German director Oliver Hirschbiegel, whose movie “Downfall” was nominated for an Oscar, shot his latest film “The Painter” in only four days. The docu-fiction, which screens Saturday at IDFA, is a collaboration with German artist Albert Oehlen, who is played by Teutonic thesp Ben Becker (“Comedian Harmonists). Now Hirschbiegel and Oehlen are working together on a film about Vincent van Gogh, he tells Variety.
“The Painter,” whose sales rights are being handled by Picture Tree International, follows the artist (Becker) completing a painting for much of its 94-minute run time. Becker creates on camera what Oehlen is doing behind it to show the process of the artist at work.
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“It’s a genre-bending film and a first,” says Hirschbiegel, who boarded the project after Oehlen asked him for advice about equipment. “You are watching a painting starting from scratch and being completed. This hasn’t really been done before in film history. Seeing the whole process and the emotions behind it. Most films on painters show a few scenes of them at work.”
Oehlen and Hirschbiegel studied together at the Hochschule der Bildenden Künste Hamburg, and have been friends ever since. Their careers went in different directions.
“It is because of Albert that I didn’t become an artist,” says Hirschbiegel, speaking from an apartment in Rome where he begins filming the migrant thriller series ”Europa” on Friday. “I always knew that he would be ahead of me. We always had a friendly collaboration.”
He has no regrets.
“My career has turned out pretty well. When I did the first feature at 26, I realized that was what I really wanted to do, make films,” he says.
There are differences between the two worlds.
“As you see in the film, to be an artist is very lonely. You have to be a warrior,” says Hirschbiegel. “Film collaboration is energy work with actors. Painting is also energy work, but it’s more complex because it’s self generating. It’s related to what’s come before. There is a path that the energy takes, a flow to meet the person looking at a painting. The energy reaches you in a way. I’m not talking about bad painting.”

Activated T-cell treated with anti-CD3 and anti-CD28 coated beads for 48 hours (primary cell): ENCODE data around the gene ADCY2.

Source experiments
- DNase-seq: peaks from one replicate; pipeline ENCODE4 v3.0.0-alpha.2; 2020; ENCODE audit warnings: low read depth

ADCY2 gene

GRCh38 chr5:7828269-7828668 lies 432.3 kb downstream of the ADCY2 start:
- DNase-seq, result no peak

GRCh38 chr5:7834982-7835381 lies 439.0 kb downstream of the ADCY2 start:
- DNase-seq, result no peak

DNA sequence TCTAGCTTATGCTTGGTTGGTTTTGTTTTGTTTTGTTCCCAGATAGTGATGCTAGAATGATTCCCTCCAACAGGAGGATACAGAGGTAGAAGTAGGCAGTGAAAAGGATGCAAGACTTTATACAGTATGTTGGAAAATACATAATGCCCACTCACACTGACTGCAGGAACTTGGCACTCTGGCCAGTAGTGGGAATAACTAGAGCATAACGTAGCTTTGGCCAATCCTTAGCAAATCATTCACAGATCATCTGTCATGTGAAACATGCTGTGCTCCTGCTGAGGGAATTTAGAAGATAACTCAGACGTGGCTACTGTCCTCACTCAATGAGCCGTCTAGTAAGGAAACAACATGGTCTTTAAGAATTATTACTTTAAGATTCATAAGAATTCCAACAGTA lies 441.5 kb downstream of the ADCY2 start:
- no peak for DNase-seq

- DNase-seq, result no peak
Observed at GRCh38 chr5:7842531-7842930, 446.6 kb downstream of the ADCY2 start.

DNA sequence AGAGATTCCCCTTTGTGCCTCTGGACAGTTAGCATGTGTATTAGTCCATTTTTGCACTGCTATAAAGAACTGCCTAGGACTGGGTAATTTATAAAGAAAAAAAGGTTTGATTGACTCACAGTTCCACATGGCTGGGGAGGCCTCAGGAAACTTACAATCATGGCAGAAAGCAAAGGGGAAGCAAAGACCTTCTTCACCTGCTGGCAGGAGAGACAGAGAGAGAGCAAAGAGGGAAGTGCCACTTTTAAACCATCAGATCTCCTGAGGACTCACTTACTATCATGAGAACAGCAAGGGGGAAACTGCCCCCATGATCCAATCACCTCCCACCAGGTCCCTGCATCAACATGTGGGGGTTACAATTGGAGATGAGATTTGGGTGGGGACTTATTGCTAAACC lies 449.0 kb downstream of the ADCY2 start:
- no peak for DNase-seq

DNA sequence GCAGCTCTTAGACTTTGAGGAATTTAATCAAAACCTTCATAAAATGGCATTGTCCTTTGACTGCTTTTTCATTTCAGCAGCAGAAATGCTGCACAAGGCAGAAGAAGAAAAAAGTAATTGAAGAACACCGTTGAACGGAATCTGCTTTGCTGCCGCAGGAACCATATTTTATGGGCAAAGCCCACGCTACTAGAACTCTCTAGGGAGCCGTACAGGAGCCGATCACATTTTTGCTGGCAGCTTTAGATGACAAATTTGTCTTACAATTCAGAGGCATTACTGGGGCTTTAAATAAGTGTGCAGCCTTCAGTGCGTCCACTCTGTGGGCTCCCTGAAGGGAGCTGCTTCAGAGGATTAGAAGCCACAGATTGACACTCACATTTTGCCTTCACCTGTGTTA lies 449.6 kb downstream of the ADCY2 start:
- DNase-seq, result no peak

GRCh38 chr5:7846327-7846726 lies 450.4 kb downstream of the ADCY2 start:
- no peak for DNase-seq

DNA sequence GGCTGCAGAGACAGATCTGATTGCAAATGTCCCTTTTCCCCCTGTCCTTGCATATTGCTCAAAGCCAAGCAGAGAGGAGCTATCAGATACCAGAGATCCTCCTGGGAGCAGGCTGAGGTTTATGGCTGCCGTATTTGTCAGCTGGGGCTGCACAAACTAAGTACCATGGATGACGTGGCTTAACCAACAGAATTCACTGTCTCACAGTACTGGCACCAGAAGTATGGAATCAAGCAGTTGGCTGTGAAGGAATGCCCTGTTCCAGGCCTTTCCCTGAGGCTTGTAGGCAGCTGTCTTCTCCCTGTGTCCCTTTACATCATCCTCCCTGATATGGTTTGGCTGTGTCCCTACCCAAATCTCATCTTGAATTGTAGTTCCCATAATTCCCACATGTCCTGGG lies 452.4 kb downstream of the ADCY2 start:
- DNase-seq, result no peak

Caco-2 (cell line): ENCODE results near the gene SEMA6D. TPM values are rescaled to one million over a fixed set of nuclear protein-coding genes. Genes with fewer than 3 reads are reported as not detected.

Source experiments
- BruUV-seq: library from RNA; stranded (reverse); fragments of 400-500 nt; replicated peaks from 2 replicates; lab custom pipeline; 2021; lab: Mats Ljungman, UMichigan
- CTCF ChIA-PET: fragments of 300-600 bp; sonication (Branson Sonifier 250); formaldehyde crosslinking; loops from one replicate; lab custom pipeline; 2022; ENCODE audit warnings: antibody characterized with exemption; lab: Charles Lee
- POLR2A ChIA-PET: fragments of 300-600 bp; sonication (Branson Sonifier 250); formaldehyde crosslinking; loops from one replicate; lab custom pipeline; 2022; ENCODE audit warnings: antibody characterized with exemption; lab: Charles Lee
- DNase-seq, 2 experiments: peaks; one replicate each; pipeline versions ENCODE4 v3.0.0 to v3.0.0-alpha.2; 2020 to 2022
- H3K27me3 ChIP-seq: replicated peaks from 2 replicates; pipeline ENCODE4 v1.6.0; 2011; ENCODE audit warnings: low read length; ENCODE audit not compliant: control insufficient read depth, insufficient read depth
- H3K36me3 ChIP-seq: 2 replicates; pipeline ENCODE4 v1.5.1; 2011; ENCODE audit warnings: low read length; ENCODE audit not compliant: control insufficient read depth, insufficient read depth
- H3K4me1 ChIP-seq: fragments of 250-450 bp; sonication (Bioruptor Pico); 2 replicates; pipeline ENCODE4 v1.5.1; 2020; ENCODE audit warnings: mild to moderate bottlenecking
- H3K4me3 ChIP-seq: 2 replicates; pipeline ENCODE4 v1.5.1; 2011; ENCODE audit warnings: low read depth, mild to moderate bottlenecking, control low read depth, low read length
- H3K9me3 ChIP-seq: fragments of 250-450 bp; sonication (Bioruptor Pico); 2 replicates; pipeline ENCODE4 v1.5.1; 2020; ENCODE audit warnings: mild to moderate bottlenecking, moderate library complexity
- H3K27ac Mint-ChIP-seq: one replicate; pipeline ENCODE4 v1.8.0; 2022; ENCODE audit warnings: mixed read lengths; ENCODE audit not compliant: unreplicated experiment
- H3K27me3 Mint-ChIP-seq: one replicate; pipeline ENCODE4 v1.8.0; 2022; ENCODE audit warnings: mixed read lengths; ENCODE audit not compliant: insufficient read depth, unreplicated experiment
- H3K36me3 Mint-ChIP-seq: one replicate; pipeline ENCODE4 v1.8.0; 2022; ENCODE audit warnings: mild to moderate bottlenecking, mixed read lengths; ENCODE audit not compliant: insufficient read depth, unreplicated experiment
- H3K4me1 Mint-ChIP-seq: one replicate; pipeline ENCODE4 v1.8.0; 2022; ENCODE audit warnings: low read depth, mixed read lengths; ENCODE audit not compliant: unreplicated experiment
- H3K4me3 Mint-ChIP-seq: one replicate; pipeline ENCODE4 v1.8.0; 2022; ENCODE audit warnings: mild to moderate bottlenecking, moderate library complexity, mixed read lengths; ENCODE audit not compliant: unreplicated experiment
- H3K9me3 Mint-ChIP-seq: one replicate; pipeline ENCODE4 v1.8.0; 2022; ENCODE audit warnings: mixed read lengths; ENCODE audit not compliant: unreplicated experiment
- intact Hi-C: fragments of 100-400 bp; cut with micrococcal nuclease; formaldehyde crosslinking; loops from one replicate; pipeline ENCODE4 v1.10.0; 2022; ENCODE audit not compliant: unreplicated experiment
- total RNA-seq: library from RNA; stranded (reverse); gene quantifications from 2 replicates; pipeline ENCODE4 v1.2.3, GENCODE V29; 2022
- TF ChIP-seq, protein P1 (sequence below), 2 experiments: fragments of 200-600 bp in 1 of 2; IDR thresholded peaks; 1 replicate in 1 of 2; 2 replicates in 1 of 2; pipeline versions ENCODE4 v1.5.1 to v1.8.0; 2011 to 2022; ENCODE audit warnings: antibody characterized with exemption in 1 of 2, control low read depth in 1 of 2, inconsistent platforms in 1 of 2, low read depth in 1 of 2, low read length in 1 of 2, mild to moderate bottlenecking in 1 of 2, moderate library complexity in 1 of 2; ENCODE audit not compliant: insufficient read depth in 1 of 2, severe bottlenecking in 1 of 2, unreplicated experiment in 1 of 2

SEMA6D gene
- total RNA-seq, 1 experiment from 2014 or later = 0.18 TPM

Originally, a 30-40 minute documentary was planned. But, “it’s an old rule that I go by. The footage tells you what it wants to be. A scene ending up for two minutes tells you it has fulfilled its purpose,” he says.
The film was shot over a three-day period in Oehlen’s studio in Hamburg, with a day’s filming in Hannover. It was a truly collaborative process.
“I was director and producer because I had made some storyboards, and Albert was named writer and producer because he had written a page and a half,” says Hirschbiegel. “I’m not an experienced producer so I needed one on board.”
The project was presented to Mike Downey, chairman of the European Film Academy, and he came on board as the executive producer. “He got it immediately,” he says.
“This challenge of a concoction is indeed a mixologist’s cocktail of being fascinating, diverting, unsettling and insightful,” says Downey, “On the other hand it’s also cheeky, experimental, amusing, full of wicked irony and tennis racquets – and very funny in parts, disruptive, myth busting and multi-layered.”
The next step was to send it out to Charlotte Rampling, whose voice can be heard in the film.
“Charlotte is as sharp as a pencil. It was a test sending the film over to her but she got it,” he adds.
Making the film was a watershed moment for Hirschbiegel. “It’s what I always wanted to do, but never dared to – just shoot,” he says. “We had freedom. It was exhausting but incredible. It was a very fulfilling experience, and I think it came across. I love the intensity the film creates with viewers.”
Becker took some artistic license with playing Oehlen. “He’s a brilliant actor,” says Hirschbiegel. “And he understands the process of painting. He’s an excellent stage actor, which helps. He creates something on the spot from a thought. He’s so good at improvisation. I would say do this but slower. Albert would give him a line to say. He would change that sentence completely.”
Hirschbiegel and Oehlen are already on to their next project “Bad Painter.” “It is loosely based on letters from Van Gogh to his brother,” says Hirschbiegel. The cast includes Birgit Minichmayr (“Downfall”). “She’s one of the top five actresses in Germany,” he says.
The film was shot in eight days in an area known as the Tuscany of East Germany, he says, about an hour from Berlin.
“Albert gave me ten pages for ‘Bad Painter,’ ” says Hirschbiegel. I forced him to get Final Draft and put it into order.”
It was, “more of the same fun and as exhausting,” he adds.
Hirschbiegel’s team is trying to edit “Bad Painter” during the 120-day shoot for “Europa.” They may add a few more days shooting for “Bad Painter.”
As for the meaning of the title… “You will see,” he says.
The action for “Europa” takes place on a cruise ship lent by Richard Branson. Real life migrants play the part of extras in the Sky thriller series.
“In real life, they walk across the desert and get held for ransom from their families so they can continue their journey,” he says. “It’s a tragedy that’s not going to end soon. But this series is also entertainment.”
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